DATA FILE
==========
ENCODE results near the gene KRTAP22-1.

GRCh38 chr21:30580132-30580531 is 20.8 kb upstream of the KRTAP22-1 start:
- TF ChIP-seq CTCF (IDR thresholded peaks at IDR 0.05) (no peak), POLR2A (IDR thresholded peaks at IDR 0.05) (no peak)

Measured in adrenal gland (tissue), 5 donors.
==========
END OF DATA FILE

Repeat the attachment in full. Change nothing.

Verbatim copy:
ENCODE results near the gene KRTAP22-1.

GRCh38 chr21:30580132-30580531 is 20.8 kb upstream of the KRTAP22-1 start:
- TF ChIP-seq CTCF (IDR thresholded peaks at IDR 0.05) (no peak), POLR2A (IDR thresholded peaks at IDR 0.05) (no peak)

Measured in adrenal gland (tissue), 5 donors.